The transistor 10 further includes a source 16 and a drain 18. In accordance with this preferred embodiment, the source 16 and drain 18 are formed in the body 14 of germanium semiconductor material. The source 16 and drain 18 can take the form of doped regions within the semiconductor body 14. The doped regions preferably are of opposite conductivity with respect to the conductivity of the body 14 of germanium semiconductor material. For example, when the semiconductor body 14 is π-type (slightly p-type), the source 16 and drain 18 are preferably formed by n-type regions within the semiconductor body 14 and when the semiconductor body 14 is slightly n-type, the source 16 and drain 18 are preferably formed by p-type regions within the semiconductor body 14.

The source 16 and drain 18 can be formed by the implantation of the dopants. To that end, the top surface of the body 14 is masked with an oxide, such as silicon oxide, to expose the portions of the body 14 which are to be implanted. Thereafter, the dopant such as phosphorus for n-type source and drains, or boron for p-type source and drains is implanted into the body to form the source 16 and drain 18 and the masking oxide is then removed. The source and drain can also be formed by diffusing the dopants into the body 14 in a manner well known in the art.

The source 16 and drain 18 thus formed will provide rectifying contact with the body 14 of germanium semiconductor material. The purpose of the rectifying contacts is to minimize the leakage current of the finished device.

After the source 16 and drain 18 are formed, a gate insulator 20 is formed over the body 14 of germanium semiconductor material. The gate insulator 20 can be formed from silicon oxide or silicon nitride. The gate insulator 20 can be deposited by a glow discharge process as disclosed, for example, in U.S. Pat. No. 4,226,898 which issued on Oct. 7, 1980 in the names of Stanford R. Ovshinsky and Arun Madan for Amorphous Semiconductors Equivalent To Crystalline Semiconductors. When the gate insulator 20 is formed from a silicon oxide, it can be deposited by the glow discharge decomposition of, for example, silane (SiH4) and oxygen. When the gate insulator is formed from silicon nitride, it can be deposited from the glow discharge decomposition of silane and ammonia (NH3).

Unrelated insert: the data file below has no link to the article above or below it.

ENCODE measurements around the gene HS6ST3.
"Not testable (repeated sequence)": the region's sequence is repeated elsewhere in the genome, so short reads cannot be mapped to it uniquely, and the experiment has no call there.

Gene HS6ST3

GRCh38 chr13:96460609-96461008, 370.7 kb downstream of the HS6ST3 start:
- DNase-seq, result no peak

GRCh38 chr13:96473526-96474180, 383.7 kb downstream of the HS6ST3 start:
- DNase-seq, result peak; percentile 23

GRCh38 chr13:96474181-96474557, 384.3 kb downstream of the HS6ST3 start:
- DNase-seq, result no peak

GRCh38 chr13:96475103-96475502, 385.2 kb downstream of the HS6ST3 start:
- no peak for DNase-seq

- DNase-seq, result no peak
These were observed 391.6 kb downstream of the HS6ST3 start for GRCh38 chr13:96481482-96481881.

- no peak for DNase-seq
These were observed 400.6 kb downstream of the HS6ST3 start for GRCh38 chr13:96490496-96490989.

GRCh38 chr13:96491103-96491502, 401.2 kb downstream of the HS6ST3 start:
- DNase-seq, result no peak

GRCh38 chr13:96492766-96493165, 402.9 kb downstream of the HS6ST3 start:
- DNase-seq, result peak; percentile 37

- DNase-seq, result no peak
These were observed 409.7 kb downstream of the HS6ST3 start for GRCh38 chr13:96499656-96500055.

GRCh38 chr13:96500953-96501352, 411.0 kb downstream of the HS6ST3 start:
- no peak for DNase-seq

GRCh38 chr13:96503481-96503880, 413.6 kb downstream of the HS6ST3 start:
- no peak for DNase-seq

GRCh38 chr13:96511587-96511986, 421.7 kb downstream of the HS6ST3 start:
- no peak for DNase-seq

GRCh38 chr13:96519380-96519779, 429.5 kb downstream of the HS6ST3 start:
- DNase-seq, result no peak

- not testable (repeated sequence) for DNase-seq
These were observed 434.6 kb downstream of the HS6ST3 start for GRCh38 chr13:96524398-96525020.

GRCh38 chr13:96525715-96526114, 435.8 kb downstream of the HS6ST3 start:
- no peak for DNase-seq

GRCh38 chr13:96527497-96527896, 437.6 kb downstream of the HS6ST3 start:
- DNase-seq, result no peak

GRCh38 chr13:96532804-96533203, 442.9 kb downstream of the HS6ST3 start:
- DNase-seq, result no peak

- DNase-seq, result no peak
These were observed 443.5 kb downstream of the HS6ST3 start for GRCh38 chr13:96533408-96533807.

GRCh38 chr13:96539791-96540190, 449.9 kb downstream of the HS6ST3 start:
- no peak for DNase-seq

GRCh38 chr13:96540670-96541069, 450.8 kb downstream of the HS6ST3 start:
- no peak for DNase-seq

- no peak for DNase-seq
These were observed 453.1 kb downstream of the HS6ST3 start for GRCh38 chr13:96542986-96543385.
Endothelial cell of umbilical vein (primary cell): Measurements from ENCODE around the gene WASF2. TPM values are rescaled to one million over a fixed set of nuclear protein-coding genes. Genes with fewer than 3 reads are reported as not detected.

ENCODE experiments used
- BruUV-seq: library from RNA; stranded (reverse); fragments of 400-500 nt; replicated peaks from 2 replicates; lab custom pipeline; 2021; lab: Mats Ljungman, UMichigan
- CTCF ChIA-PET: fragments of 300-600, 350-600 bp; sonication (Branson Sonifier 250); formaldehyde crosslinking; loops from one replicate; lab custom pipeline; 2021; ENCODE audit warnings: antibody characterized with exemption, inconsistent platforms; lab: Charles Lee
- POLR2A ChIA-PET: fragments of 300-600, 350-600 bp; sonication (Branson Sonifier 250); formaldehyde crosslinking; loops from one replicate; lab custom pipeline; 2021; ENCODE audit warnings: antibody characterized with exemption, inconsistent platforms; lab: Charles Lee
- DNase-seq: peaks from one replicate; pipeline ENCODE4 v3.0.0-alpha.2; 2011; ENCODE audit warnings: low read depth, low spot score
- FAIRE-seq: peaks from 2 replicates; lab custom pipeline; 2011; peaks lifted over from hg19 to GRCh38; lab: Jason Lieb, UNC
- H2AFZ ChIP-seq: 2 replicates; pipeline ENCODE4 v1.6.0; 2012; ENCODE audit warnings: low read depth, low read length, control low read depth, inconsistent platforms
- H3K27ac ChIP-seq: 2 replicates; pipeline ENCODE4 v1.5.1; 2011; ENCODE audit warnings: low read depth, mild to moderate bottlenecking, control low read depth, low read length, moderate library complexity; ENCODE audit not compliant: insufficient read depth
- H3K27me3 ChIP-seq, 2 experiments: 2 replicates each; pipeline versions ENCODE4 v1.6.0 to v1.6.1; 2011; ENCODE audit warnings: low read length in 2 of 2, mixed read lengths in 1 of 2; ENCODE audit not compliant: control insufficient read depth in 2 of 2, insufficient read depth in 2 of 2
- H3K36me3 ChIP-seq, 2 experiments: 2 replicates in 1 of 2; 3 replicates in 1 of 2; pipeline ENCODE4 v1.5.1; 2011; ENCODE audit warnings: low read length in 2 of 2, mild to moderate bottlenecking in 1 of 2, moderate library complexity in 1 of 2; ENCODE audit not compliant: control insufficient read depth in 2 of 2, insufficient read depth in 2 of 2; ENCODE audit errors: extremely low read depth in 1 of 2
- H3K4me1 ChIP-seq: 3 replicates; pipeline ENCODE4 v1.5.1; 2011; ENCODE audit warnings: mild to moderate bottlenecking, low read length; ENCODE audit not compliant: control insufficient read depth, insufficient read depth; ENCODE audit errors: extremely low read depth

To complete the device, a gate electrode 22 is formed over the gate insulator 20. The gate electrode 22 can be formed from any conductive metal such as aluminum or chromium.

The thin film field effect transistor thus formed as illustrated in FIG. 1 is truly integrated circuit compatible. Each of the processes required in forming the transistor 10 can be carried out at temperatures of 350° C. or below. At these processing temperatures, the other components associated with the integrated circuit compatible thin film field effect transistor being formed will not be adversely affected. For example, if the transistor 10 is formed in association with amorphous silicon alloy thin film field effect transistors which have already been processed, the electrical characteristics of the amorphous silicon alloys will be unaffected. In addition, the germanium semiconductor material body 14 will have a very high field effect mobility. The field effect mobility of the body 14 of germanium semiconductor material will be 40 or greater, which is considerably greater than the field effect mobilities of amorphous semiconductor alloys. Additionally, the field effect transistor 10 can be formed with conventional 10 micron lithography to permit commercial and large area utilization of the device 10. Although the source 16 and drain 18 will be spaced apart by a feature size of 10 microns, the transistor 10, by virtue of the high field effect mobility of the germanium semiconductor material, will exhibit switching speeds on the order of 50 Mhz or greater. This makes the transistor 10 especially suited for applications where video rate switching is required.